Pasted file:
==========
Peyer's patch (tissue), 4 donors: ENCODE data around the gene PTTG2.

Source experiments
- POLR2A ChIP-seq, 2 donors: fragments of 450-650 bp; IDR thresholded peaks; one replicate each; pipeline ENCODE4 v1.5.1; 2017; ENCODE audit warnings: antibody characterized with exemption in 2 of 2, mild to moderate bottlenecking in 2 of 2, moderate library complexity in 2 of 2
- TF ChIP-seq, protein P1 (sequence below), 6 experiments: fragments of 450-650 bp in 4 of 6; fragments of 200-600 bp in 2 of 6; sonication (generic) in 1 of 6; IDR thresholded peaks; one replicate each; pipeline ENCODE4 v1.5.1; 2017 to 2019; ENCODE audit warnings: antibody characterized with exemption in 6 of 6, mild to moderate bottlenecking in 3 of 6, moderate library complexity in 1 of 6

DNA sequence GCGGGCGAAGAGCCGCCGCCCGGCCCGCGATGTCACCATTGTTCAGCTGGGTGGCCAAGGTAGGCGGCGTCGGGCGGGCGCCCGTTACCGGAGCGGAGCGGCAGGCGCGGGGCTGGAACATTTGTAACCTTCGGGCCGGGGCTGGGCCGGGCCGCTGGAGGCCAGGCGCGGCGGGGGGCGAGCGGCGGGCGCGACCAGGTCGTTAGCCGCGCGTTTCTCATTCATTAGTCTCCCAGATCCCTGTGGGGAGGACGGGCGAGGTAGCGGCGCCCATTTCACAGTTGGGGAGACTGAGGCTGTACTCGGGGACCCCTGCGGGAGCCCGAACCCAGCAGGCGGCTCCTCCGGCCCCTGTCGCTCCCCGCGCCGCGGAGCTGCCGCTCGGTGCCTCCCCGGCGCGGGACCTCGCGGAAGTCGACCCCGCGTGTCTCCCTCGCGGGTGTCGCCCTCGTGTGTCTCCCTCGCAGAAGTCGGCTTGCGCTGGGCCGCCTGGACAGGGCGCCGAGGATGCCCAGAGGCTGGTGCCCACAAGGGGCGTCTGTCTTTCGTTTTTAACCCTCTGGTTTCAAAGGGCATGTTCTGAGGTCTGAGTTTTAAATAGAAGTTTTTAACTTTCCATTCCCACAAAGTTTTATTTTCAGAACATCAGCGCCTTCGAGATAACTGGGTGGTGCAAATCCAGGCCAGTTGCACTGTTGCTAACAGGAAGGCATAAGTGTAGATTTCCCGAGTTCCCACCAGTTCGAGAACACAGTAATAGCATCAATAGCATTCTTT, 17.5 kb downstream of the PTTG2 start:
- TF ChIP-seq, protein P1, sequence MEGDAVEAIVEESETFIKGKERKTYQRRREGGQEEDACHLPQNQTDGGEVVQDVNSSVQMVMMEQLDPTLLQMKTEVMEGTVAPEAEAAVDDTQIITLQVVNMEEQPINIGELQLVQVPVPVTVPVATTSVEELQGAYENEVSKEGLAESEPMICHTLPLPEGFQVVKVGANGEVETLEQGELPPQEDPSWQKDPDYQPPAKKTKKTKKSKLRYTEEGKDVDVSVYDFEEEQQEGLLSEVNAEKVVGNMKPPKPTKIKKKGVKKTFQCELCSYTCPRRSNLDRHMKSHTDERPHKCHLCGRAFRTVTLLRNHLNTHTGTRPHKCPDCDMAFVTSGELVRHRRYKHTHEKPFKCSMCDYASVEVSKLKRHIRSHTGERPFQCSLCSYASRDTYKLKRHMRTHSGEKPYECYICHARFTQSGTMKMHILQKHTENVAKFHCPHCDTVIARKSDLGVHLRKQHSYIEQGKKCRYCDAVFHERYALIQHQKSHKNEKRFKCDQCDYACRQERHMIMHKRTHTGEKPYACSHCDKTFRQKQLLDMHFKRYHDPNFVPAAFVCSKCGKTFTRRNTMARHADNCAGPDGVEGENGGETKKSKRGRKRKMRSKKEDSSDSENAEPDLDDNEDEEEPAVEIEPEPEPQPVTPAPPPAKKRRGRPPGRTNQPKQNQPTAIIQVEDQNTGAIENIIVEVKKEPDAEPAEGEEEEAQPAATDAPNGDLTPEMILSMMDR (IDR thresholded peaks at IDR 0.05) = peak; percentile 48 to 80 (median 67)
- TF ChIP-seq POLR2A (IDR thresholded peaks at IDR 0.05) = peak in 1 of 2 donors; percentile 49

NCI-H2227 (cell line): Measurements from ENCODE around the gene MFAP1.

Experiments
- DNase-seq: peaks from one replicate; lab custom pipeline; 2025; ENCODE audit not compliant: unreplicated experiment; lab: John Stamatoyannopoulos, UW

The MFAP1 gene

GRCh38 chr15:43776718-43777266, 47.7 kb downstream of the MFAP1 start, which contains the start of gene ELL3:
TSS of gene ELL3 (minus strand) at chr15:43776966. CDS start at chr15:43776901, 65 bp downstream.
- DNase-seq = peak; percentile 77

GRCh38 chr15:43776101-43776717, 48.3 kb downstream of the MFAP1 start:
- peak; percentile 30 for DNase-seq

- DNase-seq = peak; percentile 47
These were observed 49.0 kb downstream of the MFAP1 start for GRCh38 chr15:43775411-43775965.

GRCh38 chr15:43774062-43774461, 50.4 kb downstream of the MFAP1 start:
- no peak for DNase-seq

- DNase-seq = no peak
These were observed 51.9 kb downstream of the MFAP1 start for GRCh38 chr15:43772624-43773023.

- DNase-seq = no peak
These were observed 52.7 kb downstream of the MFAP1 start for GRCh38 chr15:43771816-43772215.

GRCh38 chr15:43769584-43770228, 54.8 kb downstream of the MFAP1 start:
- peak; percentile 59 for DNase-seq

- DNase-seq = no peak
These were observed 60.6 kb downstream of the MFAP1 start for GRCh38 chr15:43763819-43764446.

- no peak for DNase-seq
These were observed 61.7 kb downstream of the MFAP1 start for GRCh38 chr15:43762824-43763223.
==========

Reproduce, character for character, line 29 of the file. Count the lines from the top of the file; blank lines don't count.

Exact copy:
- no peak for DNase-seq